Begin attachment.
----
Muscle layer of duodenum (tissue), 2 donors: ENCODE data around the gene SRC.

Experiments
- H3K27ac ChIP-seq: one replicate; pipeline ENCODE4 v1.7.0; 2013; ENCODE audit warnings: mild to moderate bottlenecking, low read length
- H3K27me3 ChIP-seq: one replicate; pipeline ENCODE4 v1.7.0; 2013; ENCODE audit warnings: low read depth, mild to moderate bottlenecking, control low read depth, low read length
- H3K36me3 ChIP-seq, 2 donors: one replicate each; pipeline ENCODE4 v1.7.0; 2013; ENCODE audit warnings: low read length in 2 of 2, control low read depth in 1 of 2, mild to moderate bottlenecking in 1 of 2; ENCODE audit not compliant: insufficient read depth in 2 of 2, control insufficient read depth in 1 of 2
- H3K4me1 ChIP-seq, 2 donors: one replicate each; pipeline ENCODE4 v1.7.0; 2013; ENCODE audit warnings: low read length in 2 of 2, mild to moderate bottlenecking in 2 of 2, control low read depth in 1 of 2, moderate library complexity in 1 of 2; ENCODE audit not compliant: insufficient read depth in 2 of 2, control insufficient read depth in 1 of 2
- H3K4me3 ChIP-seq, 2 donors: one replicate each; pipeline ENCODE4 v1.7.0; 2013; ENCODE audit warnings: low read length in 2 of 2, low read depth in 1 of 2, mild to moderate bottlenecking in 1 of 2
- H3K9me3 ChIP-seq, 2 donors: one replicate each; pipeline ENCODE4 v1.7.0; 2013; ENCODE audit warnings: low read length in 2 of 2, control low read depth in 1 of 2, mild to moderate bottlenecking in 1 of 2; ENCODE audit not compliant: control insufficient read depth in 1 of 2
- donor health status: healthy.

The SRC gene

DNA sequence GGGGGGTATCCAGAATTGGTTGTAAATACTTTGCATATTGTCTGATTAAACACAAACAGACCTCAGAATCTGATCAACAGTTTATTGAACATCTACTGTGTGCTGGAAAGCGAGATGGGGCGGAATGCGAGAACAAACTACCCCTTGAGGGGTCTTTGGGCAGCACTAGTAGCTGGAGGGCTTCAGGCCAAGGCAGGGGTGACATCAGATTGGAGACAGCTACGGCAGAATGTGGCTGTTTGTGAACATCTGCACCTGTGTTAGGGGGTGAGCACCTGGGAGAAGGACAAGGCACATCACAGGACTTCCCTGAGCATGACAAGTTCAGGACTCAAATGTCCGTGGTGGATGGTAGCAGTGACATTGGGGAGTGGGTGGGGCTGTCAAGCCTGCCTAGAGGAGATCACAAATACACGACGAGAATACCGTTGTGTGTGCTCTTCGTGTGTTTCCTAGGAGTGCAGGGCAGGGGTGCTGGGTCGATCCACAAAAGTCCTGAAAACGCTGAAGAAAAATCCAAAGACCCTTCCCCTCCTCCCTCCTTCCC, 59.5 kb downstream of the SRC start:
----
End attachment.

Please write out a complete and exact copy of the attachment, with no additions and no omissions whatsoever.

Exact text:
Muscle layer of duodenum (tissue), 2 donors: ENCODE data around the gene SRC.

Experiments
- H3K27ac ChIP-seq: one replicate; pipeline ENCODE4 v1.7.0; 2013; ENCODE audit warnings: mild to moderate bottlenecking, low read length
- H3K27me3 ChIP-seq: one replicate; pipeline ENCODE4 v1.7.0; 2013; ENCODE audit warnings: low read depth, mild to moderate bottlenecking, control low read depth, low read length
- H3K36me3 ChIP-seq, 2 donors: one replicate each; pipeline ENCODE4 v1.7.0; 2013; ENCODE audit warnings: low read length in 2 of 2, control low read depth in 1 of 2, mild to moderate bottlenecking in 1 of 2; ENCODE audit not compliant: insufficient read depth in 2 of 2, control insufficient read depth in 1 of 2
- H3K4me1 ChIP-seq, 2 donors: one replicate each; pipeline ENCODE4 v1.7.0; 2013; ENCODE audit warnings: low read length in 2 of 2, mild to moderate bottlenecking in 2 of 2, control low read depth in 1 of 2, moderate library complexity in 1 of 2; ENCODE audit not compliant: insufficient read depth in 2 of 2, control insufficient read depth in 1 of 2
- H3K4me3 ChIP-seq, 2 donors: one replicate each; pipeline ENCODE4 v1.7.0; 2013; ENCODE audit warnings: low read length in 2 of 2, low read depth in 1 of 2, mild to moderate bottlenecking in 1 of 2
- H3K9me3 ChIP-seq, 2 donors: one replicate each; pipeline ENCODE4 v1.7.0; 2013; ENCODE audit warnings: low read length in 2 of 2, control low read depth in 1 of 2, mild to moderate bottlenecking in 1 of 2; ENCODE audit not compliant: control insufficient read depth in 1 of 2
- donor health status: healthy.

The SRC gene

DNA sequence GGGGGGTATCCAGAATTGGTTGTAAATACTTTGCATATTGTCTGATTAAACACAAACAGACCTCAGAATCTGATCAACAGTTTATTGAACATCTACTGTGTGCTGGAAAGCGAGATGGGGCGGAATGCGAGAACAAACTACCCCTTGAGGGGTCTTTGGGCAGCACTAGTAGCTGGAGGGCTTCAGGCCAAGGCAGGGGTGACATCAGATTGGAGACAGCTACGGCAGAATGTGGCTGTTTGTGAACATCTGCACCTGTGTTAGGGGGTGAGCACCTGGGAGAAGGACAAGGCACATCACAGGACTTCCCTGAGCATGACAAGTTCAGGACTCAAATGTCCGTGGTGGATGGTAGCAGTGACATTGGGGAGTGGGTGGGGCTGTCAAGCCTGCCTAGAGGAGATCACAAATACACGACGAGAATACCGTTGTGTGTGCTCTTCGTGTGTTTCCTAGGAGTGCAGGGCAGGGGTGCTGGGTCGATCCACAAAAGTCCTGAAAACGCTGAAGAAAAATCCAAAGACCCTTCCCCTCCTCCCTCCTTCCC, 59.5 kb downstream of the SRC start: